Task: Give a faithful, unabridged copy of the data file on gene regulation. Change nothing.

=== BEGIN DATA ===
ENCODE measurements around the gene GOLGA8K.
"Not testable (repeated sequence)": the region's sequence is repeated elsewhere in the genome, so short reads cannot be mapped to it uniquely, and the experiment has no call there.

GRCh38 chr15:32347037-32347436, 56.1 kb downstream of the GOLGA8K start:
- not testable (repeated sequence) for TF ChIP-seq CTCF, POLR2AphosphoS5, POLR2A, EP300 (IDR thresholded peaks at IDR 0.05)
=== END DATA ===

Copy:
ENCODE measurements around the gene GOLGA8K.
"Not testable (repeated sequence)": the region's sequence is repeated elsewhere in the genome, so short reads cannot be mapped to it uniquely, and the experiment has no call there.

GRCh38 chr15:32347037-32347436, 56.1 kb downstream of the GOLGA8K start:
- not testable (repeated sequence) for TF ChIP-seq CTCF, POLR2AphosphoS5, POLR2A, EP300 (IDR thresholded peaks at IDR 0.05)